Water Watcher

The forest has Fire, but it also cradles this:

Wangi Falls

Water roars off Litchfield’s sandstone plateaus, but like everything here, it is seasonal. May is still early in the Dry season and the land is ridding itself of the liquid acquired in the Wet.

Or call it Yegge, if you prefer; the Aboriginals traditionally recognise six seasons in Australia’s Top End.

Traditional seasons

The high rivers support saltwater crocodiles – and other, more delicate living things. None are more beautiful than the rainbow bee-eater, which swoops over the pool hunting insects.

Rainbow bee eater

Rainbow bee eater2a

Wherever there is water, there are birds. And they just keep getting stranger.

Masked lapwing

Masked lapwing Darwin Jun 2018

And more entertaining.

Rufous fantail

Oz Fantail

And more impossible in hue.

Forest kingfisher

Forest kingfishers1

8 thoughts on “Water Watcher

  1. Adele, very nice! Nowithstanding the Salties, that pond looks very inviting! Such interesting birds. I would like to go there, just for the birds, but it offers so much more!

    Liked by 1 person

    1. I saw a black wallaroo (like a small kangaroo) swimming up a creek in defiance of the croc warnings! Sadly, a fair number of people do ignore the ‘Crocwise’ signs, sometimes with grim results. Nevertheless, it was certainly a very pretty scene to look at.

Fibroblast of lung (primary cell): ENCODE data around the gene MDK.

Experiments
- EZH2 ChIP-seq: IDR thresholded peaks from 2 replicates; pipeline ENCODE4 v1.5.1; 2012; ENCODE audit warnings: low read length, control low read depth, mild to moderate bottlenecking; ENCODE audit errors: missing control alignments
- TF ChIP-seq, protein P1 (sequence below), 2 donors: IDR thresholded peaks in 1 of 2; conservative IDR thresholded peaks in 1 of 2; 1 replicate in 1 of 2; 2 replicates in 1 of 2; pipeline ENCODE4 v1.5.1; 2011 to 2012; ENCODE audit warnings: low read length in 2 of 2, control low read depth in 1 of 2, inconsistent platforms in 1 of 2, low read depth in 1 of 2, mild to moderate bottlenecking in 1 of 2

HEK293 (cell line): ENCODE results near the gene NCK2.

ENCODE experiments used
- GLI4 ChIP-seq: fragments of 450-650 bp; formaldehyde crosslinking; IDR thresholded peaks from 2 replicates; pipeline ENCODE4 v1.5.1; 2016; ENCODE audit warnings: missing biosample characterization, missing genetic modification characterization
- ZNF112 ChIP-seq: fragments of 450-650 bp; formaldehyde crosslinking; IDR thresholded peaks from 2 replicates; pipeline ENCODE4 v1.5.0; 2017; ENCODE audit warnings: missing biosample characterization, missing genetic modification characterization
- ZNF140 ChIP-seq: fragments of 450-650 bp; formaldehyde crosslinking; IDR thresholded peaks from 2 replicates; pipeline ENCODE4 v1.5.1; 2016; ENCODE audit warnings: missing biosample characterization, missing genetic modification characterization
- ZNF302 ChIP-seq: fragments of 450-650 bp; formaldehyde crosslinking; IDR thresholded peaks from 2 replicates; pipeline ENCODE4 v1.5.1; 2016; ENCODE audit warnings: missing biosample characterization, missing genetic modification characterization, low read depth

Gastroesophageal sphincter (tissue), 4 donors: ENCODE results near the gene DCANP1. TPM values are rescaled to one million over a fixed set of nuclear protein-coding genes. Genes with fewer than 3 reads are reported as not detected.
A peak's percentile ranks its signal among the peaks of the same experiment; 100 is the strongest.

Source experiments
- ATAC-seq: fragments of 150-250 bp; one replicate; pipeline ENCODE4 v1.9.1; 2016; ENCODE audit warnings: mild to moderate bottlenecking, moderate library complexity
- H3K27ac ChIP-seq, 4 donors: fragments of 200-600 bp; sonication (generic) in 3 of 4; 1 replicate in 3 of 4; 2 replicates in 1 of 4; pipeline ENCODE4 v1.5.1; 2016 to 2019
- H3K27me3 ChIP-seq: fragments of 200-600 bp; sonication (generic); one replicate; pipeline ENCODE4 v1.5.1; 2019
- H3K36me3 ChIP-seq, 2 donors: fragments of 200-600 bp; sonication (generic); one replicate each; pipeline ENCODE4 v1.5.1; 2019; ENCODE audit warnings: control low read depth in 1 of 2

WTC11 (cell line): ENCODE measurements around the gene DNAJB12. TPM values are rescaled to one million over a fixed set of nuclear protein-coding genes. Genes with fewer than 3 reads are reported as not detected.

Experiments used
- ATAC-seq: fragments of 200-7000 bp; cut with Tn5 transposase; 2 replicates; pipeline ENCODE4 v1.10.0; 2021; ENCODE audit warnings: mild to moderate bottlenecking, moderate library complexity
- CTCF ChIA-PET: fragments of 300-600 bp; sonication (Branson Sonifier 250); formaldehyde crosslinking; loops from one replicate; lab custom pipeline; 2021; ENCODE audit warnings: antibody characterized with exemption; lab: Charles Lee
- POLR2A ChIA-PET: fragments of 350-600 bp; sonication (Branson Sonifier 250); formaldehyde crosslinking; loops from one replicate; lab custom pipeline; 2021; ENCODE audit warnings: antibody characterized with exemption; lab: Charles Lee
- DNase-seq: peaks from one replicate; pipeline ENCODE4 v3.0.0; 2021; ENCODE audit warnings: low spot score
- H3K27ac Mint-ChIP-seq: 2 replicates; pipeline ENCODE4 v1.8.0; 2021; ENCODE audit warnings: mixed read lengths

I was astonished by the sheer number and variety of wild things in the Litchfield area, and it was quite startling to think that it’s only a tiny bit of that vast continent. I would like to go back and explore the south as well!

      Like

    1. LOL! Yes, indeed. Here in England, we are in a spell of Gurrung, which is most unusual for us.

      I guess the wattles on that lapwing serve some purpose, but I’m not clear on what it is.

      Like

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